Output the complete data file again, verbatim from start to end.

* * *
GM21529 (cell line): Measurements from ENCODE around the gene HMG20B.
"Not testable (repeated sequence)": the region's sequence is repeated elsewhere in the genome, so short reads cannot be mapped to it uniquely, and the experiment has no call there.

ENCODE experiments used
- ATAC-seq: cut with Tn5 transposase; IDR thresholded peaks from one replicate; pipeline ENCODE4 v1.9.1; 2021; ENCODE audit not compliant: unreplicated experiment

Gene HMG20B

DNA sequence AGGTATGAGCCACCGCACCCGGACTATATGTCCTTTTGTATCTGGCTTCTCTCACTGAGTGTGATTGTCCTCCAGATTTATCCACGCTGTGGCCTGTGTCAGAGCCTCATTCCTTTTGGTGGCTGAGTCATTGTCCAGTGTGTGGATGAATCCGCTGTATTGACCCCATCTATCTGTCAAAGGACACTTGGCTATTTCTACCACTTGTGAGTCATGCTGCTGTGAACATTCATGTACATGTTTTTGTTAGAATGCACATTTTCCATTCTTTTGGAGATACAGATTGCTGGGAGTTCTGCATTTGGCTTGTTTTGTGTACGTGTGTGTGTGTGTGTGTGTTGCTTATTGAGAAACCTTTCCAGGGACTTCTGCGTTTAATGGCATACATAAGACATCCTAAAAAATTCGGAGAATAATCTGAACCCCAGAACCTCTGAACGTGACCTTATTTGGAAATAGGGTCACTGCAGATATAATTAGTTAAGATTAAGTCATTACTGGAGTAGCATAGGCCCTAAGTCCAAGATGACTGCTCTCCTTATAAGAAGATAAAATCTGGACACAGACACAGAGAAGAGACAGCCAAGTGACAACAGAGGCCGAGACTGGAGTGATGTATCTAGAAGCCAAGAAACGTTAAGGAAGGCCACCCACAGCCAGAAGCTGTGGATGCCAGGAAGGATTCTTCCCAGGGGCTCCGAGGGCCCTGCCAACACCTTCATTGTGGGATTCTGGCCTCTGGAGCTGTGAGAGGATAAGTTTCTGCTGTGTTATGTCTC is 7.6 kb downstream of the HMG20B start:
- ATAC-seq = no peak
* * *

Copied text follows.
GM21529 (cell line): Measurements from ENCODE around the gene HMG20B.
"Not testable (repeated sequence)": the region's sequence is repeated elsewhere in the genome, so short reads cannot be mapped to it uniquely, and the experiment has no call there.

ENCODE experiments used
- ATAC-seq: cut with Tn5 transposase; IDR thresholded peaks from one replicate; pipeline ENCODE4 v1.9.1; 2021; ENCODE audit not compliant: unreplicated experiment

Gene HMG20B

DNA sequence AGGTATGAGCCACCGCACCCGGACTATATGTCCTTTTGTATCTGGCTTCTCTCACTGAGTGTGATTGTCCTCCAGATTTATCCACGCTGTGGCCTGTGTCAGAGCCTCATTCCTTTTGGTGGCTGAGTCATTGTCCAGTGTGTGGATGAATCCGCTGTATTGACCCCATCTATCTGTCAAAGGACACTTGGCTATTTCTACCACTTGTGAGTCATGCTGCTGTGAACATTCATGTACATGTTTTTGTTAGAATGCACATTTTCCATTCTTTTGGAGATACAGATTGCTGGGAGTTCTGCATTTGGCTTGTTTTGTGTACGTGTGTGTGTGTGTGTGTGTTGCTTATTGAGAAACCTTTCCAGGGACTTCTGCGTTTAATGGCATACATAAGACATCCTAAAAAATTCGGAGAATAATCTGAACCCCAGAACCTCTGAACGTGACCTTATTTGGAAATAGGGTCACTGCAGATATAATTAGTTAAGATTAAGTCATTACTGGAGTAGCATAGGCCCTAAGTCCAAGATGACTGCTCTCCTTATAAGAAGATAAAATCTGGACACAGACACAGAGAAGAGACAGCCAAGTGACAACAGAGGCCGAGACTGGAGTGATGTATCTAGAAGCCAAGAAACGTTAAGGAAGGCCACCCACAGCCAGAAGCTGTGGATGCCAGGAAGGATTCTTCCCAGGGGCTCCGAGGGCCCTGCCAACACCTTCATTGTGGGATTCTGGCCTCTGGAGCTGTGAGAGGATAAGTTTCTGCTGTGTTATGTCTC is 7.6 kb downstream of the HMG20B start:
- ATAC-seq = no peak